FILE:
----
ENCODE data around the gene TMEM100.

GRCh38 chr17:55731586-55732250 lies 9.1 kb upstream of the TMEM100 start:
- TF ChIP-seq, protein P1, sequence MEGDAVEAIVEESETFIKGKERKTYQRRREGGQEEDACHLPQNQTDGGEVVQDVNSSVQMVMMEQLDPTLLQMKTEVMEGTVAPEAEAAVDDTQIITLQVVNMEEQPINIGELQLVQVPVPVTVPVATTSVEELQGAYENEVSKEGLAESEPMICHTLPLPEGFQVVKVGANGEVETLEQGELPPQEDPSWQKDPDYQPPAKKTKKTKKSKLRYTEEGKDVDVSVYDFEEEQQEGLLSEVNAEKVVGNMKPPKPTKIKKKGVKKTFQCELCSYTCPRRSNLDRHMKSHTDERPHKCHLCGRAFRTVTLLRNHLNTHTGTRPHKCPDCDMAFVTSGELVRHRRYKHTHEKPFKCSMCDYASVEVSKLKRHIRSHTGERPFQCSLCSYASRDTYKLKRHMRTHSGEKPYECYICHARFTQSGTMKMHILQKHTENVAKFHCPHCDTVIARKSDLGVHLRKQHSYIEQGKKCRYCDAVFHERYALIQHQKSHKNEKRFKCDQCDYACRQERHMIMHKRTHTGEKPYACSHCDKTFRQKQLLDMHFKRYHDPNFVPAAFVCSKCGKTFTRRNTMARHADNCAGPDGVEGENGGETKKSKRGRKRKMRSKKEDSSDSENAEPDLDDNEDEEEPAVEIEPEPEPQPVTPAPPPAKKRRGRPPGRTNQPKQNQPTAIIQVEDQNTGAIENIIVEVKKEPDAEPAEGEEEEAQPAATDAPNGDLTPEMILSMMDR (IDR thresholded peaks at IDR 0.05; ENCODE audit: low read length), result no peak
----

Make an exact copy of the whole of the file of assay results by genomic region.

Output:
ENCODE data around the gene TMEM100.

GRCh38 chr17:55731586-55732250 lies 9.1 kb upstream of the TMEM100 start:
- TF ChIP-seq, protein P1, sequence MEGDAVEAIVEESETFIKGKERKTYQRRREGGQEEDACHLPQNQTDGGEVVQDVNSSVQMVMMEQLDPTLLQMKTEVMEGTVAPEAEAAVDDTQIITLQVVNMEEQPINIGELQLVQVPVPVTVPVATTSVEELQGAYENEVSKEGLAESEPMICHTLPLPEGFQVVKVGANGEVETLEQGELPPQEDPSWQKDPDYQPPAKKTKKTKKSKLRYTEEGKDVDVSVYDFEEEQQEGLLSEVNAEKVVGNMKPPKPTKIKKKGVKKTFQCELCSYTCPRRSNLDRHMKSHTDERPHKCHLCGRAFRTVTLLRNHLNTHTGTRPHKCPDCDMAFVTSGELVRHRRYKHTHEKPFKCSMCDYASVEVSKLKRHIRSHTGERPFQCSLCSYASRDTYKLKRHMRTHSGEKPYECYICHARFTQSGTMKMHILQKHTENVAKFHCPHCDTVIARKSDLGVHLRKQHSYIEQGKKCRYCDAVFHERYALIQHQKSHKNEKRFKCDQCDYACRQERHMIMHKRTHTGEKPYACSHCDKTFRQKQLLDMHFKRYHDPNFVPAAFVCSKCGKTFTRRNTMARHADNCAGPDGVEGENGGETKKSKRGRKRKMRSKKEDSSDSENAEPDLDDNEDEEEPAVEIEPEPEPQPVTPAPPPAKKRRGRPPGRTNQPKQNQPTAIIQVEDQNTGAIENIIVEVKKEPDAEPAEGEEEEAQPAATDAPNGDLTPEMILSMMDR (IDR thresholded peaks at IDR 0.05; ENCODE audit: low read length), result no peak